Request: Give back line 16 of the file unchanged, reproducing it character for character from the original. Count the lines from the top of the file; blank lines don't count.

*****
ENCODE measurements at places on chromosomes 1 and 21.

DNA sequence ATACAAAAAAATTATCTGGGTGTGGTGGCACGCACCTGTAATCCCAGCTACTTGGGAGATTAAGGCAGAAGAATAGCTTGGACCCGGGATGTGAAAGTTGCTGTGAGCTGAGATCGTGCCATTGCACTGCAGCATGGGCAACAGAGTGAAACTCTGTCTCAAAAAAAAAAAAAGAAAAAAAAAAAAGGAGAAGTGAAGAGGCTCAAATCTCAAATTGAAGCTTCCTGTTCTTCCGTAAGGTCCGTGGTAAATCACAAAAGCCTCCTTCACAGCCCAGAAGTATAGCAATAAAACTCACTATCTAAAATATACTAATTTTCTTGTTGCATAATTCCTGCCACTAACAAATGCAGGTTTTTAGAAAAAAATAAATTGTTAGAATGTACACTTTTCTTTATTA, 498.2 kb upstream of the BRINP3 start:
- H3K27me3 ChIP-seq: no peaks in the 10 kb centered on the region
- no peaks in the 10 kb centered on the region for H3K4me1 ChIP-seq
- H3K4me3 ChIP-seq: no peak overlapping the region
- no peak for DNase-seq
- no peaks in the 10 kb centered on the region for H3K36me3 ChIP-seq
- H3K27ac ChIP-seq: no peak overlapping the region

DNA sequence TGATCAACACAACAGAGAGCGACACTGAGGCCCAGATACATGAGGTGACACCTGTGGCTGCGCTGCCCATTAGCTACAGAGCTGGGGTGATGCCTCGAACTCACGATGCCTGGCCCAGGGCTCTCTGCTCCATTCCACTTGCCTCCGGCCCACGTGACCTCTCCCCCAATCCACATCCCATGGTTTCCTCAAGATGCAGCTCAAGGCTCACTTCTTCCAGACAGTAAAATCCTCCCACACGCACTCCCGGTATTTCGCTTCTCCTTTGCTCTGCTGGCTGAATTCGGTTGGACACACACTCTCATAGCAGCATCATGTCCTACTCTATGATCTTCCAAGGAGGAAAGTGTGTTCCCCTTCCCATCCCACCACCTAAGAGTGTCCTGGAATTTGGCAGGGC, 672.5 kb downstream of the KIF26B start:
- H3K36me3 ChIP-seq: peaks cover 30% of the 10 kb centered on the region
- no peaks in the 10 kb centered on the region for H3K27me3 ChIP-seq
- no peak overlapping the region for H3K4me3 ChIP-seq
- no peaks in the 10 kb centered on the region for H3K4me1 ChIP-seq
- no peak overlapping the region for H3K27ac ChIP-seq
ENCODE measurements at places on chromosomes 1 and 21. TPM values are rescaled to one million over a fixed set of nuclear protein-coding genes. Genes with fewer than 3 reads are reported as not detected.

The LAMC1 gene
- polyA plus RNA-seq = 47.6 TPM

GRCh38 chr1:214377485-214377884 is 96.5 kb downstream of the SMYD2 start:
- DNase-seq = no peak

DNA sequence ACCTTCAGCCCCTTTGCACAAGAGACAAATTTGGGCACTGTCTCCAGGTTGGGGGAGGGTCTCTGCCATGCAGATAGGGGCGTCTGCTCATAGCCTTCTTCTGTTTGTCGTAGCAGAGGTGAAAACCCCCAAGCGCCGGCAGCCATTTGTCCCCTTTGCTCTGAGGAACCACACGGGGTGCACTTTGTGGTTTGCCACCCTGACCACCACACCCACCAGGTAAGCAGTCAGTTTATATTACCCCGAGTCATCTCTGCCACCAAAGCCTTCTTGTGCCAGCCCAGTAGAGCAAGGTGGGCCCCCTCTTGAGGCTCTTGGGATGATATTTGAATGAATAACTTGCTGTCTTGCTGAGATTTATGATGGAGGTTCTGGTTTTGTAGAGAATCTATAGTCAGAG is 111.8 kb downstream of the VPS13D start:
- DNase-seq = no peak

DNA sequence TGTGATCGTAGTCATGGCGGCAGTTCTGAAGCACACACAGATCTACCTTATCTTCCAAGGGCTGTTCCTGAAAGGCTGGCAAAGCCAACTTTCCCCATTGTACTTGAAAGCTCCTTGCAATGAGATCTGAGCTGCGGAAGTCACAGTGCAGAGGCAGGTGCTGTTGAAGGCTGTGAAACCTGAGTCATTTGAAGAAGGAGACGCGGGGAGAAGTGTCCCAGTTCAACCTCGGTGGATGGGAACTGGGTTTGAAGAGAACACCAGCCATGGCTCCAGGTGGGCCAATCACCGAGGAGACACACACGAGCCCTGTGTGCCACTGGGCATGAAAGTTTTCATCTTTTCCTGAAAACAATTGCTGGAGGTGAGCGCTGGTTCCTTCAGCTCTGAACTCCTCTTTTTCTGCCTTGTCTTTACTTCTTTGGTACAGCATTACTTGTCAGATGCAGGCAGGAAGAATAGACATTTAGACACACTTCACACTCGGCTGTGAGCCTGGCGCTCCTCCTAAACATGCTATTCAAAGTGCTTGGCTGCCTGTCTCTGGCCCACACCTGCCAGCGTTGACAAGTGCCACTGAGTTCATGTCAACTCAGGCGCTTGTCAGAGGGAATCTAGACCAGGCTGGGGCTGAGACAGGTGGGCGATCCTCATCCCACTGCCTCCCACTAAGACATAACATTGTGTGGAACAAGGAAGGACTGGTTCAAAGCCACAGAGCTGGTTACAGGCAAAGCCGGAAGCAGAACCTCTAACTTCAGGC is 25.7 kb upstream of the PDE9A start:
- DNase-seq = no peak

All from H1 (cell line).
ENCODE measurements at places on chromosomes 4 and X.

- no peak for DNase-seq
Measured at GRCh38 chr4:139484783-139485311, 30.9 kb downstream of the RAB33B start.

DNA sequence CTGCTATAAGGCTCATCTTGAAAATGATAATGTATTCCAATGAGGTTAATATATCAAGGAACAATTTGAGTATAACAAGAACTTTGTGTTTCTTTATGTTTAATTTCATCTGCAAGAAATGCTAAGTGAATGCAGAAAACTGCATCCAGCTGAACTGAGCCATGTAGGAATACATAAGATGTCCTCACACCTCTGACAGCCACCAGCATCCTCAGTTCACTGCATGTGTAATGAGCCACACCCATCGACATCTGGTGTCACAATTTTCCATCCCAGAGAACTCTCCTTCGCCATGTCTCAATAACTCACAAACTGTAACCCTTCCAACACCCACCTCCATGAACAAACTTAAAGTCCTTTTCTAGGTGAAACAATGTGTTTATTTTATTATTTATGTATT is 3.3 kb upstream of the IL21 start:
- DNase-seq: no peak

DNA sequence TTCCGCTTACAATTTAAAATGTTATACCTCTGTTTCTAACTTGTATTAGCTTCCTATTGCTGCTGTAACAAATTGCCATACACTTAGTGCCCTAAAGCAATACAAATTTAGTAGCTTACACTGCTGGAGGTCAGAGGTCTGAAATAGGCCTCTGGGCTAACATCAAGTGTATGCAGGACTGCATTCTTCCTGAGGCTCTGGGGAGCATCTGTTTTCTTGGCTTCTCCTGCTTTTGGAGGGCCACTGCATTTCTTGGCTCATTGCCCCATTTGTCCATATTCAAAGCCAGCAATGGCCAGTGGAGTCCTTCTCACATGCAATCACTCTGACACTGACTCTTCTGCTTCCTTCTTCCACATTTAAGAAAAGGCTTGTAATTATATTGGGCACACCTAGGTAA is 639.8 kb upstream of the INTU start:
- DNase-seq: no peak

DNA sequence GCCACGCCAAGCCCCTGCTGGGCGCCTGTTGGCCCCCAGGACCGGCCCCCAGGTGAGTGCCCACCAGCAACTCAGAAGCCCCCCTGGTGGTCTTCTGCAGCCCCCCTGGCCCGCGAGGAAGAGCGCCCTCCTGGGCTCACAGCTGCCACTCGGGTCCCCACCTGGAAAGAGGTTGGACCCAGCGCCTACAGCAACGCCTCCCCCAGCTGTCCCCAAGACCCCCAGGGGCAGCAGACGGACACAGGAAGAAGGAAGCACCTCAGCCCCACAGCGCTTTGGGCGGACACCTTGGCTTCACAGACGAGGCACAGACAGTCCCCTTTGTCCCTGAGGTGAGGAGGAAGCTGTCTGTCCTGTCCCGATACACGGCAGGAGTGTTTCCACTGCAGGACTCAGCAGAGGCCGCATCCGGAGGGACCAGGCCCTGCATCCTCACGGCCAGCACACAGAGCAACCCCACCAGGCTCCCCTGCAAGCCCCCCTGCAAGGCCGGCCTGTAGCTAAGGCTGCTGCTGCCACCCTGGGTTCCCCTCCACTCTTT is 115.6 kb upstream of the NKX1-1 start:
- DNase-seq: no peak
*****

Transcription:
The LAMC1 gene